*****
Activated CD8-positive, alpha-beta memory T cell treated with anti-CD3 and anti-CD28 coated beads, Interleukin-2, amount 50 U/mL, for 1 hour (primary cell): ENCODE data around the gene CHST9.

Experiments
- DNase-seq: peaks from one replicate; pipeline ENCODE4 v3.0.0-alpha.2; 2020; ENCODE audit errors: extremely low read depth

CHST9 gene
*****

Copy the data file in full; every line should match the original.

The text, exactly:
Activated CD8-positive, alpha-beta memory T cell treated with anti-CD3 and anti-CD28 coated beads, Interleukin-2, amount 50 U/mL, for 1 hour (primary cell): ENCODE data around the gene CHST9.

Experiments
- DNase-seq: peaks from one replicate; pipeline ENCODE4 v3.0.0-alpha.2; 2020; ENCODE audit errors: extremely low read depth

CHST9 gene